Given Iraq’s overwhelming dependence on oil, how quickly can we realistically end our reliance on it? New research by academics at Manchester University, commissioned by the International Institute for Sustainable Development (IISD), has come up with the answer: estimating that if we start the transition now, we can phase out oil and gas production by 2050. The authors say that any delay will mean faster change later – which will be harder to manage. 

Transparency as a crucial step

We need to understand how the energy transition will impact our government’s revenues. We also need to know what kind of impact current and future extractive projects will have on people and the environment. 

Crucial information to understand all this is too often kept secret within extractive contracts made between companies and our authorities. This is why I and other members of Publish What You Pay (PWYP), a global movement working for transparency and accountability in the extractive industries, are calling for the comprehensive disclosure of all contracts relating to oil, gas and mining resources in Iraq under the #DiscloseTheDeal campaign. Iraqis have the right to know what’s in the deals their authorities are signing. By publishing them, our new government could break with decades of opacity and start a new chapter in our country’s history.

As a member of the Extractive Industries Transparency Initiative (EITI), since January last year, Iraq is already meant to publish all new extractive contracts – although it’s not the case yet. For instance, a significant $27-billion contract signed last year with TotalEnergies is still hidden from the public, and PWYP, operating under the banner of the Iraqi Transparency Alliance for Extractive Industries (ITAEI), is asking for its disclosure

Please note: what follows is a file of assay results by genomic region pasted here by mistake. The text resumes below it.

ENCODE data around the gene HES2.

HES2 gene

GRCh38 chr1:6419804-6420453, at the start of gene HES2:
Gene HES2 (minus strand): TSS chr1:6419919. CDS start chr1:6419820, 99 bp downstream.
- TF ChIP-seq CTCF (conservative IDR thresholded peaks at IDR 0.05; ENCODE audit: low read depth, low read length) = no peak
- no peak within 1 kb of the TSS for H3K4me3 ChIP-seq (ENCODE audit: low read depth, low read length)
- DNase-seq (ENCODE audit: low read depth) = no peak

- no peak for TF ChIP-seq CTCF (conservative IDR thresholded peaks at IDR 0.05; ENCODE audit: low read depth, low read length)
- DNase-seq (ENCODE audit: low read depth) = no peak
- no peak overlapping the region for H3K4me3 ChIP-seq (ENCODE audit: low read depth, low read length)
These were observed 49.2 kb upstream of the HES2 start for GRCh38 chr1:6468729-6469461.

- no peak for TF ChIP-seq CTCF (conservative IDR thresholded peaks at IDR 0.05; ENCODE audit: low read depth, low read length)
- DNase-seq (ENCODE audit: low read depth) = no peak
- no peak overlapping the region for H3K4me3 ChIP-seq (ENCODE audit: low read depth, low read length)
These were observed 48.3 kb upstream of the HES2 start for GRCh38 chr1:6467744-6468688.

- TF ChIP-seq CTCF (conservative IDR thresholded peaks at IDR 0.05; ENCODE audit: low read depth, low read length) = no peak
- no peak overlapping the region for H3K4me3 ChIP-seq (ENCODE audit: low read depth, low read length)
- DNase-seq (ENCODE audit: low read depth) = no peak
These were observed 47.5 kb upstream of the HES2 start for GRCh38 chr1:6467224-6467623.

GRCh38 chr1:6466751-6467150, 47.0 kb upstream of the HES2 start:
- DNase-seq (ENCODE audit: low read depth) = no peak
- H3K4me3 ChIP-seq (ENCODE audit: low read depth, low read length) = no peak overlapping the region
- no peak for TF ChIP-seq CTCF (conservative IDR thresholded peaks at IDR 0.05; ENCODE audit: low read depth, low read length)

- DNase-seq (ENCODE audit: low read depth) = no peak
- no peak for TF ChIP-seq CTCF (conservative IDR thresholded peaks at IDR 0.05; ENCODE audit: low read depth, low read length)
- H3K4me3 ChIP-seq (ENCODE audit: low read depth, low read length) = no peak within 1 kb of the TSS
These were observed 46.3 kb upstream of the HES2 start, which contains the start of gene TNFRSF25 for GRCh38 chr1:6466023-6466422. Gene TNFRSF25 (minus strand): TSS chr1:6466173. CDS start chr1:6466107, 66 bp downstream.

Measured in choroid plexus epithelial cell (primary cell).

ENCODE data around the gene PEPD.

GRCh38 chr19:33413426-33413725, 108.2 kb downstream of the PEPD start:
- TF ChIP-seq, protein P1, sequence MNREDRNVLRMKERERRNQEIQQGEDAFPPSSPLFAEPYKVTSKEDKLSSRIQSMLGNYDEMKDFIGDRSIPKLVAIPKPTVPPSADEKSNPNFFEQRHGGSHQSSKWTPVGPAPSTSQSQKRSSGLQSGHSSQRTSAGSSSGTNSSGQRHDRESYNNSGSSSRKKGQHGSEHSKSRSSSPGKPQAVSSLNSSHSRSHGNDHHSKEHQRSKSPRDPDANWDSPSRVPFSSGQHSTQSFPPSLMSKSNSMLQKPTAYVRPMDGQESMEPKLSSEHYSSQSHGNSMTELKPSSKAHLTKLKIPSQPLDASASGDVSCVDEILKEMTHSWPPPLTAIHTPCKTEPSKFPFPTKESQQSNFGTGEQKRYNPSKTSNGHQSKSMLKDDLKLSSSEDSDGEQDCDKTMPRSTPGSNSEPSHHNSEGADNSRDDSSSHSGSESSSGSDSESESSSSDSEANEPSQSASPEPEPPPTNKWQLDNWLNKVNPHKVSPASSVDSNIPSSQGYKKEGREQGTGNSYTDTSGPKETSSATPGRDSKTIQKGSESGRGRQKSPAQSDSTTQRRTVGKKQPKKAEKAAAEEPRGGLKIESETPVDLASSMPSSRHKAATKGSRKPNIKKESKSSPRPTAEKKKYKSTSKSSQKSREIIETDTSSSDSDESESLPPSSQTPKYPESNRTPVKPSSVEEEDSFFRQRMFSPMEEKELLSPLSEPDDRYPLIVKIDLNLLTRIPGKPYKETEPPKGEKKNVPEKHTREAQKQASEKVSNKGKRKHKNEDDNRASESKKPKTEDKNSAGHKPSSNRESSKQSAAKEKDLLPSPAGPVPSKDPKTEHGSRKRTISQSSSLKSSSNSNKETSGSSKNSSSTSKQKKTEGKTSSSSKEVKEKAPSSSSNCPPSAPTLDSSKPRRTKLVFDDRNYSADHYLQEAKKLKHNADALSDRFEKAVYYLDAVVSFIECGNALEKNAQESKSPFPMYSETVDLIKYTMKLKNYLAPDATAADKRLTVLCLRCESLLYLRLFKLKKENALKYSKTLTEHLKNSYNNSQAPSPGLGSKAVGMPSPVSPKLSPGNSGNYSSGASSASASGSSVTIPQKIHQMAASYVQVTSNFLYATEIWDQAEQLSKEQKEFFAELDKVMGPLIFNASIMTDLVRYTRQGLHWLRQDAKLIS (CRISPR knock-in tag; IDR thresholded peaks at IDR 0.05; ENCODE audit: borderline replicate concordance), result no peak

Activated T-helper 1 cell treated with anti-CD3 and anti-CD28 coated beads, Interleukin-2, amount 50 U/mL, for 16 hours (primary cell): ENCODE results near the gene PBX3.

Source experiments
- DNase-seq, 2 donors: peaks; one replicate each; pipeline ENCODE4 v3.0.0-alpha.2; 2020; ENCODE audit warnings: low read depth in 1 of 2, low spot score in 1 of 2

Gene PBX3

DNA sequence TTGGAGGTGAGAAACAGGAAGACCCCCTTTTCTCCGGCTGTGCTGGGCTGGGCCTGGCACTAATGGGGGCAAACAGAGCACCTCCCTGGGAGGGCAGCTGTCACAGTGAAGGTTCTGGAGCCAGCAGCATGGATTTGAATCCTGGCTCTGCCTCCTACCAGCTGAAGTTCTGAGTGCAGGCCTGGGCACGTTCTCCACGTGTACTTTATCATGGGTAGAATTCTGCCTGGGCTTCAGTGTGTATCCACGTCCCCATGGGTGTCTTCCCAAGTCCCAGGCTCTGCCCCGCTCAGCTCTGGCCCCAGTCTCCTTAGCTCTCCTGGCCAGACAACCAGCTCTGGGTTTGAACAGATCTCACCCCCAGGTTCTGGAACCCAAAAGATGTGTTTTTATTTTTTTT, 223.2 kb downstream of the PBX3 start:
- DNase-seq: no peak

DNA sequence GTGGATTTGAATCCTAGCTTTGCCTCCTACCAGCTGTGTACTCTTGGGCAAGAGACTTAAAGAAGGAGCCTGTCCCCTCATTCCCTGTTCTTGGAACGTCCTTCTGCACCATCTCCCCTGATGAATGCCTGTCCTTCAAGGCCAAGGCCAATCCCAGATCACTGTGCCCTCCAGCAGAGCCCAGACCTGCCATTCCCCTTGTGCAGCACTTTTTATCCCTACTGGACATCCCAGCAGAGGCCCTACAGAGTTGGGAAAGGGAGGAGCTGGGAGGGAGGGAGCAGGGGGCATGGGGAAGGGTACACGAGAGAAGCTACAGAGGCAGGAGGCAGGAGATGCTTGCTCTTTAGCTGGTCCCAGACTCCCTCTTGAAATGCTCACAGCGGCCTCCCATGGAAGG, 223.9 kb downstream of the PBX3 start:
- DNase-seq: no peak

And that’s not all. We are also specifically calling for a new law on carbon emissions reductions, which would oblige extractive companies to disclose the impact of their activities on the environment, and address these impacts in any future contracts.

Ending our dependence on oil 

If you talk to most people in Iraq about a low carbon future, many will say that first their basic needs have to be met. Understandably, they are more concerned with ending the chronic electricity shortages Iraq has suffered from for decades, than environmental sustainability. The conflicts Iraq has endured in recent years have also left many of my generation devastated and wanting to leave the country. 

We need to hear them and answer their concerns. We need to raise awareness about the traps that our dependency on oil is digging for us. And there are also many other young people who can see the path towards a brighter future – they need to be given a voice and a weight in decision making processes. Hope for change lies with them, and with Iraqi civil society,  whose position has grown stronger in recent years, although women remain seriously under-represented. 

If we can succeed in our campaign for an accountable, transparent oil sector, then ultimately it will help us end our dangerous dependence on it. Iraq has long been a leader among oil-producing nations, and our 1961 Law 80 was a turning point for countries wanting to achieve sovereignty over their natural resources. Now we have the chance to be a global leader once again by moving away from fossil fuels. 

Biography: Nuralhuda Muntazar Hassan al-Fadli is a  24 year old  pharmacist and transparency campaigner and environmental activist who lives and works in Baghdad.